Dexaprine is a nonprescription fat burner that the manufacturer also claims to work as an appetite suppressant while it offers a dieter a massive boost in energy in order to make it easier for him or her to lose weight. That said, this product is wrapped up in a tremendous amount of controversy, which should cause anyone who is considering this product to think twice and do their homework before taking it. It is very highly recommended that anyone thinking about using this product, should first speak with a doctor as it could be dangerous and put their health – or even their life – at risk.
A growing number of countries have recently been banning Dexaprine, making it illegal to manufacture, purchase, or sell. At the time of this review, the two most recent countries to ban this product were the United Kingdom, with Dutch authorities having made the same judgment only the week beforehand. The UK Medicines and Healthcare products Regulatory Authority (MHRA) stated that Dexaprine is considered to be an “unlicensed medicinal product and will be instructing Predator Nutrition to remove the product from sale.”
The formula for Dexaprine is made up of three complexes. The first is the “Thermophoric Amine Mood Enhancement Complex”. That is made up of Acacia Rigidula extract, as well as Citrus Aurantium. The “Extended Release Energy Complex” contains caffeine anhydrous and green tea extract. The “Alpha-2 Adrenergic Activation Complex” contains Rauwolfia Serpentina and Isopropyloctopamine.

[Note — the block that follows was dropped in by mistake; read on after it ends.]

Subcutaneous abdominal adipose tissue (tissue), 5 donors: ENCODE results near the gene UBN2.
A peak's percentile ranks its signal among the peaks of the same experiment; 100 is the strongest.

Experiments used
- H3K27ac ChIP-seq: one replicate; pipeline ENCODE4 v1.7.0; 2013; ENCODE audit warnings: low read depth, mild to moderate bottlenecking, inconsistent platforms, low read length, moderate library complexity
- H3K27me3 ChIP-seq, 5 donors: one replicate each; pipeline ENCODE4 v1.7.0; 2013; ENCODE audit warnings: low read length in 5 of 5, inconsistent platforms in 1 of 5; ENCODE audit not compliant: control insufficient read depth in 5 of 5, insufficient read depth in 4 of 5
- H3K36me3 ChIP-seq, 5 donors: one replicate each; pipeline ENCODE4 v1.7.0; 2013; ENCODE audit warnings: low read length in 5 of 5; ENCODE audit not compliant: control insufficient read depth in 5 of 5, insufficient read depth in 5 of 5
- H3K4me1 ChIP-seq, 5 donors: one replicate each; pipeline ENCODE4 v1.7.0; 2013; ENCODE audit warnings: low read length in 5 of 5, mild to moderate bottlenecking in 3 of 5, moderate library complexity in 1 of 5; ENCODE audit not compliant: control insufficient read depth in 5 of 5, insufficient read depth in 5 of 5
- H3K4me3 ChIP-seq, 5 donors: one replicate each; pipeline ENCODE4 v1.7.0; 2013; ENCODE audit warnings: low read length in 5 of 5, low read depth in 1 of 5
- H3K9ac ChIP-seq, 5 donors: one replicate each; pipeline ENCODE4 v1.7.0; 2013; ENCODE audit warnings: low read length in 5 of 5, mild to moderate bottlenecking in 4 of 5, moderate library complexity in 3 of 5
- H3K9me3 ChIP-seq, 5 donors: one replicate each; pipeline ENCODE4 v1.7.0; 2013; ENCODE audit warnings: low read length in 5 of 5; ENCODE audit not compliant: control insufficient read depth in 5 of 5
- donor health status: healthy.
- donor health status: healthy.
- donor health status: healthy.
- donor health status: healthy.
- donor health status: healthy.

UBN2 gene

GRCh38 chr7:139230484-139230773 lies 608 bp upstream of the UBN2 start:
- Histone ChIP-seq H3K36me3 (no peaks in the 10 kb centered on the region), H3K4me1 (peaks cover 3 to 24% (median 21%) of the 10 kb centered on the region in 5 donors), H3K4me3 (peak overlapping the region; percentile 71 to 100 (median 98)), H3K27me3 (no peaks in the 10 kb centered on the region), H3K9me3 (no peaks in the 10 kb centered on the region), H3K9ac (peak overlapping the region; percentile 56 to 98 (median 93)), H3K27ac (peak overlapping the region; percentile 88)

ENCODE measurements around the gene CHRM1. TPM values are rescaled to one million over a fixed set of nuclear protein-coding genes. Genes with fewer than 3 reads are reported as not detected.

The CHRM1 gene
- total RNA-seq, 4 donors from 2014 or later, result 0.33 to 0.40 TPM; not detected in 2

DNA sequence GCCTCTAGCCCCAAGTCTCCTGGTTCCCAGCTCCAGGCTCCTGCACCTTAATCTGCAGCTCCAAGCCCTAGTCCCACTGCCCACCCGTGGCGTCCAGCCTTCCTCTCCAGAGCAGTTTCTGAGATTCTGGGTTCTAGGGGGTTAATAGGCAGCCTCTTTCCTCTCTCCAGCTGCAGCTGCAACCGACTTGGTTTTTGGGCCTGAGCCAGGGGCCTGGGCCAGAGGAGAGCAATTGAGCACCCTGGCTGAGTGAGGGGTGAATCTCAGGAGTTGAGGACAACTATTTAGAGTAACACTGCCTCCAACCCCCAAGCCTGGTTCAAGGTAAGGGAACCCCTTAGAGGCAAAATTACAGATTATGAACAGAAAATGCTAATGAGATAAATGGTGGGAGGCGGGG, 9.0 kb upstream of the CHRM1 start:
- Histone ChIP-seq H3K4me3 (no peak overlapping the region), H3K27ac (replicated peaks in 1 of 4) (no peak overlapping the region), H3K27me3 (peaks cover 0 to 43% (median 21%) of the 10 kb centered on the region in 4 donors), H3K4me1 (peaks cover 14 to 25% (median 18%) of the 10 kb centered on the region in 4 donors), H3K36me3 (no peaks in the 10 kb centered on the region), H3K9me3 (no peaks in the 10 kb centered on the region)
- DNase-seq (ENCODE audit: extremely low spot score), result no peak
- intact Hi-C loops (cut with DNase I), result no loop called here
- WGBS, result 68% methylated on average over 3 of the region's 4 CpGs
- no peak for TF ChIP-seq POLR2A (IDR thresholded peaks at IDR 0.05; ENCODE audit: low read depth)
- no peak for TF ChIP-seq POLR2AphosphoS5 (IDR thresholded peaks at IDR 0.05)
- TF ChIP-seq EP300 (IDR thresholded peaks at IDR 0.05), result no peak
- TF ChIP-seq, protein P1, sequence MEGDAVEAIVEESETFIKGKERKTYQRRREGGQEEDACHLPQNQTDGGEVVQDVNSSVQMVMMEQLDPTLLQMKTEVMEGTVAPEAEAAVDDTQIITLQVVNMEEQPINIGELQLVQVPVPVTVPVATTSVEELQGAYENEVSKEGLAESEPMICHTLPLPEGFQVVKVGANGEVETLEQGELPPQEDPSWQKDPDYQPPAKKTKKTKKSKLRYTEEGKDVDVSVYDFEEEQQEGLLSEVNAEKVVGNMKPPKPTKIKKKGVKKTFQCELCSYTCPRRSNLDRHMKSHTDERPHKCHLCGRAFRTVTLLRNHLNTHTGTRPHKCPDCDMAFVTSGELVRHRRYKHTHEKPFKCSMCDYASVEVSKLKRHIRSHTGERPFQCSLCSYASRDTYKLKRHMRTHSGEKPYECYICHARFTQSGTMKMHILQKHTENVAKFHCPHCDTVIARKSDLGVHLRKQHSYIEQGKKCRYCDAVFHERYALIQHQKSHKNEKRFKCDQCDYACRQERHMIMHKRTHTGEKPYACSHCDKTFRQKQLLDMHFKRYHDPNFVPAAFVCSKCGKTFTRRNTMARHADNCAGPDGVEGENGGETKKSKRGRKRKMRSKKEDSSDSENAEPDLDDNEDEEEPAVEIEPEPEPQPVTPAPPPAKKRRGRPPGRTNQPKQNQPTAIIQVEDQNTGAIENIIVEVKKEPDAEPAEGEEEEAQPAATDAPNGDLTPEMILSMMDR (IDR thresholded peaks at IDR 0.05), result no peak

Very quickly, it is easy to see why there is such a large amount of controversy surrounding this formula. Even after the previous primary active ingredient – 1, 3-dimethylamylamine – was removed from the formula because it was too close to amphetamines in its strength and the dangers associated with its use, this formula remains quite hazardous.
It is filled with stimulants, including the citrus aurantium (also known as bitter orange or synephrine), caffeine anhydrous, and green tea extract, which can result in a broad range of different unwanted side effects. These can be as harmless and annoying as nausea, headaches, and sleeplessness, or as problematic as heart palpitations, increased blood pressure, and anxiety.
Especially questionable is the use of citrus aurantium. Though very widely used in nonprescription weight loss supplements, this is an ingredient that has been compared with amphetamines in a number of ways and that has been associated with some very dangerous reactions in some users. The FDA in the United States has issued a warning about this ingredient and research continues in order to determine whether or not it should be considered safe enough to be legal.